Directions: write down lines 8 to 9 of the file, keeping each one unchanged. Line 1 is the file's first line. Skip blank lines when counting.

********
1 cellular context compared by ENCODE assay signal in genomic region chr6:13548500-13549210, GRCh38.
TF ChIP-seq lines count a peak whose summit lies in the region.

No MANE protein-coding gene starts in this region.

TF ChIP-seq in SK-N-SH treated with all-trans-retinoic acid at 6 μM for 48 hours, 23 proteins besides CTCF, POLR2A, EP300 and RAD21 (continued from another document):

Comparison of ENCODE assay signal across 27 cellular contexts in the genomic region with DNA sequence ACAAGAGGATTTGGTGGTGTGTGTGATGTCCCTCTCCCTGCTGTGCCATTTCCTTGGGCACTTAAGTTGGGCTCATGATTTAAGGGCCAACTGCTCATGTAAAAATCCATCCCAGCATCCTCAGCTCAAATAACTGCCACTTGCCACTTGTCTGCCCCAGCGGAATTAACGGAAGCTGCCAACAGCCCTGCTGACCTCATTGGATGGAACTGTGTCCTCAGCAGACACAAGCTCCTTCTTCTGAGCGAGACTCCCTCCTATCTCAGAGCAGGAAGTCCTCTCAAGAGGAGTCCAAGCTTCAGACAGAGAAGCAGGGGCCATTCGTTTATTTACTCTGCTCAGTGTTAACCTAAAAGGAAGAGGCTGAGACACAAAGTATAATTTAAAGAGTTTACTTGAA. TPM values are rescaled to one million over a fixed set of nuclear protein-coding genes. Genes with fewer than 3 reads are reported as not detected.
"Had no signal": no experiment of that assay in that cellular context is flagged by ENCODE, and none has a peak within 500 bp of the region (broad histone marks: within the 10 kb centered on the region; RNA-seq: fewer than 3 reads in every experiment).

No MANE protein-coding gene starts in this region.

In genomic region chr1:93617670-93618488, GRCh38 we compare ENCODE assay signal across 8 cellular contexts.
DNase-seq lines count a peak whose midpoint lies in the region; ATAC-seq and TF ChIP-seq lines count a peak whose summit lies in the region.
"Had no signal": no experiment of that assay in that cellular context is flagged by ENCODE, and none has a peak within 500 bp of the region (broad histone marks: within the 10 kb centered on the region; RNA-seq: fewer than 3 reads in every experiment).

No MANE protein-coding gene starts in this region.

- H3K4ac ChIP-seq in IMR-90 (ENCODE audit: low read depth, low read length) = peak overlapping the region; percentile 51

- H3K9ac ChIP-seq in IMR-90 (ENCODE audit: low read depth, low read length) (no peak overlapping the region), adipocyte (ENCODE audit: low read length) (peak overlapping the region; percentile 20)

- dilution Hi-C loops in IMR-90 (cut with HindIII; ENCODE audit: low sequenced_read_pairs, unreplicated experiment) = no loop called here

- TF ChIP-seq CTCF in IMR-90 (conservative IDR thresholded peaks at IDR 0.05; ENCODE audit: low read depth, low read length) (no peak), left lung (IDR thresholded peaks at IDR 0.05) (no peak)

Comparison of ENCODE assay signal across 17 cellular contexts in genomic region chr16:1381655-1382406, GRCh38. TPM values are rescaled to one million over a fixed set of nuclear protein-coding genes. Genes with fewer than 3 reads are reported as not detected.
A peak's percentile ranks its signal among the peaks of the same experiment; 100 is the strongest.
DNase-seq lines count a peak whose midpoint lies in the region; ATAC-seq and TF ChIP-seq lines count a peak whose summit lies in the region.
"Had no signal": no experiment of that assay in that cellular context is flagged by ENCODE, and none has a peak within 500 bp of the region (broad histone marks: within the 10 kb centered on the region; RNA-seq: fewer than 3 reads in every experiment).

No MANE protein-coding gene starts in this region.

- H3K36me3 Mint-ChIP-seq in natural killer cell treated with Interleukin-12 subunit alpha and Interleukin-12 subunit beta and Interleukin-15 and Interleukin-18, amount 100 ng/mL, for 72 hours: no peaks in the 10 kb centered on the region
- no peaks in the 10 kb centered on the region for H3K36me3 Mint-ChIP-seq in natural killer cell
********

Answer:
In genomic region chr1:93617670-93618488, GRCh38 we compare ENCODE assay signal across 8 cellular contexts.
DNase-seq lines count a peak whose midpoint lies in the region; ATAC-seq and TF ChIP-seq lines count a peak whose summit lies in the region.